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Category Archives: robots

Humans still in the loop with Netflix suggestions

Soon, robots won't just be in movies - they'll be telling us which ones to watch.

Soon, robots won’t just be in movies – they’ll also be telling us which ones to watch.

On the universal list of dream jobs, being paid to sit around and watch TV and movies all day would almost certainly be near the top of the list. You may have heard a while back that a few lucky people do just that for Netflix. The streaming company employs about 40 individuals around the world to create metadata tags for its content. In effect, they watch TV shows and movies and enter information about them into a spreadsheet – how much violence is there, the gender of the main characters, tone and mood, is there nudity or cursing, and so on.

I had the chance to chat with Mike Hastings, who as the director of enhanced content team runs this program, during my visit to Netflix’s headquarters in Los Gatos., Calif. last week. I was curious as to why the company still uses humans for this particular task. Image recognition and machine learning has come a long way, with company’s such as Israel’s Anyclip effectively doing the same job, but without people.

“We’ve been doing this for about six years and humans were definitely the way at first,” says Hastings (no relation to chief executive Reed Hastings). “We’re still using humans today because it’s been the most reliable, trustworthy way of getting some of this data.” Read the rest of this entry »

 
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Posted by on February 19, 2014 in netflix, robots

 

Robot cars and the need for human judges

stanleycar1Chris Urmson, the head of Google’s robot car project, made some impressive claims about the company’s autonomous vehicles at a robotics conference in Silicon Valley on Friday. He told attendees the cars are safer than those driven by humans, based on thousands of hours of test driving in California and Nevada.

“We’re spending less time in near-collision states,” he said. “Our car is driving more smoothly and more safely than our trained professional drivers.”

The professionally trained drivers used as a control during Google’s experiments were found to speed up and slow down more abruptly than their autonomous counterparts. Robots also tended to maintain safer distances from the vehicles ahead of them, according to the data. Read the rest of this entry »

 
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Posted by on October 28, 2013 in cars, Google, law, robots

 

Robot fast-food workers an inevitability

robot-foodI recently wrote about how fast-food workers in the United States need to be careful about what they wish for – that their demands for raises up to $15 an hour could result in their having no jobs at all. Chains such as McDonald’s and Burger King might find it more in their interests to replace their human robot-like labour forces with real robot labour forces, leaving human workers with zero income.

The debate continues, but there is some strong logic forming as to why this robotic replacement isn’t just fanciful science-fiction, but rather a very likely thing to happen in the next few years.

The fast-food wage battle is quickly turning into the nexus point of the festering American inequality problem; if the chains aren’t careful, this could turn into Occupy Wall Street: The Sequel. Occupy McDonald’s, anyone?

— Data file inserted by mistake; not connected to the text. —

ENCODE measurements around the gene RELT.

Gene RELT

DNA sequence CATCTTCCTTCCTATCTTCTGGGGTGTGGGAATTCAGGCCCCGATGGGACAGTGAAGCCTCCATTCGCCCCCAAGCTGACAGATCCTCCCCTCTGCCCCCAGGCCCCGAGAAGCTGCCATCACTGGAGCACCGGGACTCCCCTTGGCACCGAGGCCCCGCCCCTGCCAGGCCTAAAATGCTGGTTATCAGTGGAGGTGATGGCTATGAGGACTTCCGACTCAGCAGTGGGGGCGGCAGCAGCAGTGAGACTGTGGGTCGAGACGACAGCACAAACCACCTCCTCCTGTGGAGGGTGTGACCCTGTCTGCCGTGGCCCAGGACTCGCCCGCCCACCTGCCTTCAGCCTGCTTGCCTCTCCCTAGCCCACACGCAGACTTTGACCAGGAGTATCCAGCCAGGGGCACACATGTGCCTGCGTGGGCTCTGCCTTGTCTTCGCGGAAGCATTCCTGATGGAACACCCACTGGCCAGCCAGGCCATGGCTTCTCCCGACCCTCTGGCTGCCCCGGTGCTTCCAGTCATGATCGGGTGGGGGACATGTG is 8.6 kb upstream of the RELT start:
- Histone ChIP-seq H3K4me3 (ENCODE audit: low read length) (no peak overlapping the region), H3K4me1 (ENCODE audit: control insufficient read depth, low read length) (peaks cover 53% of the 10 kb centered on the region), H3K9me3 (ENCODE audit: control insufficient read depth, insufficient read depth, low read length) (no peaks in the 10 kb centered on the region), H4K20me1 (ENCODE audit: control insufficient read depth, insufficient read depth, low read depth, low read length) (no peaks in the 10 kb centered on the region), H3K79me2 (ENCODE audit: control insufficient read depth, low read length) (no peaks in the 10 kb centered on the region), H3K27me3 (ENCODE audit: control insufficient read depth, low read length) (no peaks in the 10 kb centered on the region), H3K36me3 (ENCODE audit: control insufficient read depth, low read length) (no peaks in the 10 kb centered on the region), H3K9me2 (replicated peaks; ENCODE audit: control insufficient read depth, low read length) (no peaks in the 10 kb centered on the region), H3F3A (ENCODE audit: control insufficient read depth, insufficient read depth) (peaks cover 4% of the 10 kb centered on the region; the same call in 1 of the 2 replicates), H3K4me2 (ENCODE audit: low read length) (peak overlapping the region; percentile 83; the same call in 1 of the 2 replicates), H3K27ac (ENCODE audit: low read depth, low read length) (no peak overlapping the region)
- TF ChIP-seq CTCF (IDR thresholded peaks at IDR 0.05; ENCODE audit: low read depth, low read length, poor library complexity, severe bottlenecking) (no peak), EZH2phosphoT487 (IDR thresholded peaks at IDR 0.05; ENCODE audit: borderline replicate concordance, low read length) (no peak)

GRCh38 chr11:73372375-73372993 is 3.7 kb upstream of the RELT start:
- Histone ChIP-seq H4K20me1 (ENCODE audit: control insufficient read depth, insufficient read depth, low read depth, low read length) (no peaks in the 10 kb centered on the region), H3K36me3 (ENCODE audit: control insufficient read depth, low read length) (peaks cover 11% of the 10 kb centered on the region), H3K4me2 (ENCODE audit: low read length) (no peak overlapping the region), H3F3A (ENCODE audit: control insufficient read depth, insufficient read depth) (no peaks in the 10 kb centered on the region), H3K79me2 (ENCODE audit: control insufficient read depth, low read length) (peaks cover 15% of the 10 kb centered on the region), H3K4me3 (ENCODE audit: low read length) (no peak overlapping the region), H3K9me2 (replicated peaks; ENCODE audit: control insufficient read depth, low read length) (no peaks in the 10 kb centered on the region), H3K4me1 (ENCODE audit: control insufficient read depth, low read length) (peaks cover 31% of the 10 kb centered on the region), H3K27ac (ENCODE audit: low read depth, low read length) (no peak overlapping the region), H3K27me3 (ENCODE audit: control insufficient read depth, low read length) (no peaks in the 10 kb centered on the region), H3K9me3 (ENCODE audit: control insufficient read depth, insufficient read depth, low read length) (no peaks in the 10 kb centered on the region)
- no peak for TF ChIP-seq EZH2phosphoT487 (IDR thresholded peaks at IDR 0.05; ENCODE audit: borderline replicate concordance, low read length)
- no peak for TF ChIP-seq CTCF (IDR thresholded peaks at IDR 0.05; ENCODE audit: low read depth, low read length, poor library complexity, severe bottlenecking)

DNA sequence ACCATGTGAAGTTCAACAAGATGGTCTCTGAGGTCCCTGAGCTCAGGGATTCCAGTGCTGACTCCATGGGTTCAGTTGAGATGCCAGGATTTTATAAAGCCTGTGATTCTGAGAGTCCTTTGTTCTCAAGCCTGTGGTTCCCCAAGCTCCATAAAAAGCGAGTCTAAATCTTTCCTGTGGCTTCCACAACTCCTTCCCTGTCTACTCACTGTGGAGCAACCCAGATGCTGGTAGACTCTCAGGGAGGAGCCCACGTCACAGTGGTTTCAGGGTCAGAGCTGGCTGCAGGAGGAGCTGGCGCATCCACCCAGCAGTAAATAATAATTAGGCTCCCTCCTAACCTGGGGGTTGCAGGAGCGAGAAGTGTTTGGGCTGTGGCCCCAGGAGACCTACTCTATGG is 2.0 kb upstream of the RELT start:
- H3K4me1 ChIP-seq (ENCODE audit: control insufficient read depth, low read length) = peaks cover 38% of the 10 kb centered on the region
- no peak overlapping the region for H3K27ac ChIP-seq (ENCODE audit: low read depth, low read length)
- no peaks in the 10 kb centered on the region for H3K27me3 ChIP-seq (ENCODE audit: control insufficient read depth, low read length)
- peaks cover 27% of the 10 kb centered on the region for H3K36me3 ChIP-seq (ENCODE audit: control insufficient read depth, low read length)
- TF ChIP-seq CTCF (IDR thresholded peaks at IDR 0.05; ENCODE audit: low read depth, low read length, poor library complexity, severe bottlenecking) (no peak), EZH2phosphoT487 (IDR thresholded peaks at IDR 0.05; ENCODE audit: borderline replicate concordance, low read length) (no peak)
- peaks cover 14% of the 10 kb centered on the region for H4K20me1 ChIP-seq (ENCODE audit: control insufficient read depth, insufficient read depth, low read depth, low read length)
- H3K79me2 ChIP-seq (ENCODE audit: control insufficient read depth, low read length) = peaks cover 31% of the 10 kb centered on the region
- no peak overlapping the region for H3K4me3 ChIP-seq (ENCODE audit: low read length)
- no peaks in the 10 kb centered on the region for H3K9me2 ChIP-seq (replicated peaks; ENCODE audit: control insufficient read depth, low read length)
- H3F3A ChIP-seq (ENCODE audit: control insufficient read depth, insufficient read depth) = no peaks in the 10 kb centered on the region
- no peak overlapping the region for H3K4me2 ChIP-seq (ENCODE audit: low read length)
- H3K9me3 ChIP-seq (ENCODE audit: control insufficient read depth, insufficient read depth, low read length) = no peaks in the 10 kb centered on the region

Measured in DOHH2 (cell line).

As we well know by now, the income gap between the wealthiest and poorest Americans has been growing for decades and shows no signs of stopping. That’s bad for all sorts of social reasons, with inequality driving unrest, crime, violence and even revolution in the extreme cases. Read the rest of this entry »

 
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Posted by on September 12, 2013 in food, mcdonald's, robots

 

Fast-food workers to strike as robots loom

BreakTimeSolutions-FrenchFryMachFast-food workers across the United States are being urged to strike on Thursday in an effort to drum up support for higher wages. The unrest has been simmering for some time now, with many employees unable to make ends meet on their painfully low wages.

The cause is noble, but as the old saying goes: the workers may want to be careful about what they wish for. They may not get the raises they’re after, but they may indeed end up out of work. Simply put: the robots are coming.

I’ve written before about robotic vending machines that can make hot dogs and pizza automatically, cheaply and quickly. Add French fries to that list. Read the rest of this entry »

 
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Posted by on August 27, 2013 in food, robots

 

Tiny robots could fly around no-kill rules

robo-flyA pair of intriguing-and-potentially-linked robot stories made the news this week, with the first being a United Nations report calling on a moratorium for automated killing machines. The report for the UN Human Rights Commission suggests a worldwide ban on the production, assembly, testing and deployment of fully or semi-autonomous weapons until rules can be developed to govern their use.

With United States, Britain, Israel, South Korea and Japan already having such killer robots, the clock is ticking. Removing humans from the decision to institute killing, the report says, could lead to an increase of it.

“Decisions over life and death in armed conflict may require compassion and intuition. Humans — while they are fallible — at least might possess these qualities, whereas robots definitely do not,” it says. Read the rest of this entry »

 
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Posted by on May 3, 2013 in robots, war, weapons

 
 
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